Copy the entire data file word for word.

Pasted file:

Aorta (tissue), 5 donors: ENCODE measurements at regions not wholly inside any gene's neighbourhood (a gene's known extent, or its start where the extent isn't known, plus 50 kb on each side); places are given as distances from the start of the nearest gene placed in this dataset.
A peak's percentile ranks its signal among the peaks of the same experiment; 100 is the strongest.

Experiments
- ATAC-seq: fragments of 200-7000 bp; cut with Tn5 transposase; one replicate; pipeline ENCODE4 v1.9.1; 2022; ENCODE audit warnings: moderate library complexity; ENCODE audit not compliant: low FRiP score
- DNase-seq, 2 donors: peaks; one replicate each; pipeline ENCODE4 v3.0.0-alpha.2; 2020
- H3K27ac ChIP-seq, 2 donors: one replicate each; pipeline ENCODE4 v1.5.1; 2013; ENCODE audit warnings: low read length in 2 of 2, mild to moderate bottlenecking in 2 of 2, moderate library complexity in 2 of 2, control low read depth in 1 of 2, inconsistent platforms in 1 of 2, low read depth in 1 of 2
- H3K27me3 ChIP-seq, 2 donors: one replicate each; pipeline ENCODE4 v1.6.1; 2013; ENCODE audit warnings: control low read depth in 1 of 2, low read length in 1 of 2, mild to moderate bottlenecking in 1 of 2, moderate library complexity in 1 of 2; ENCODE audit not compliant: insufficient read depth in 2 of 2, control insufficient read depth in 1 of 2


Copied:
Aorta (tissue), 5 donors: ENCODE measurements at regions not wholly inside any gene's neighbourhood (a gene's known extent, or its start where the extent isn't known, plus 50 kb on each side); places are given as distances from the start of the nearest gene placed in this dataset.
A peak's percentile ranks its signal among the peaks of the same experiment; 100 is the strongest.

Experiments
- ATAC-seq: fragments of 200-7000 bp; cut with Tn5 transposase; one replicate; pipeline ENCODE4 v1.9.1; 2022; ENCODE audit warnings: moderate library complexity; ENCODE audit not compliant: low FRiP score
- DNase-seq, 2 donors: peaks; one replicate each; pipeline ENCODE4 v3.0.0-alpha.2; 2020
- H3K27ac ChIP-seq, 2 donors: one replicate each; pipeline ENCODE4 v1.5.1; 2013; ENCODE audit warnings: low read length in 2 of 2, mild to moderate bottlenecking in 2 of 2, moderate library complexity in 2 of 2, control low read depth in 1 of 2, inconsistent platforms in 1 of 2, low read depth in 1 of 2
- H3K27me3 ChIP-seq, 2 donors: one replicate each; pipeline ENCODE4 v1.6.1; 2013; ENCODE audit warnings: control low read depth in 1 of 2, low read length in 1 of 2, mild to moderate bottlenecking in 1 of 2, moderate library complexity in 1 of 2; ENCODE audit not compliant: insufficient read depth in 2 of 2, control insufficient read depth in 1 of 2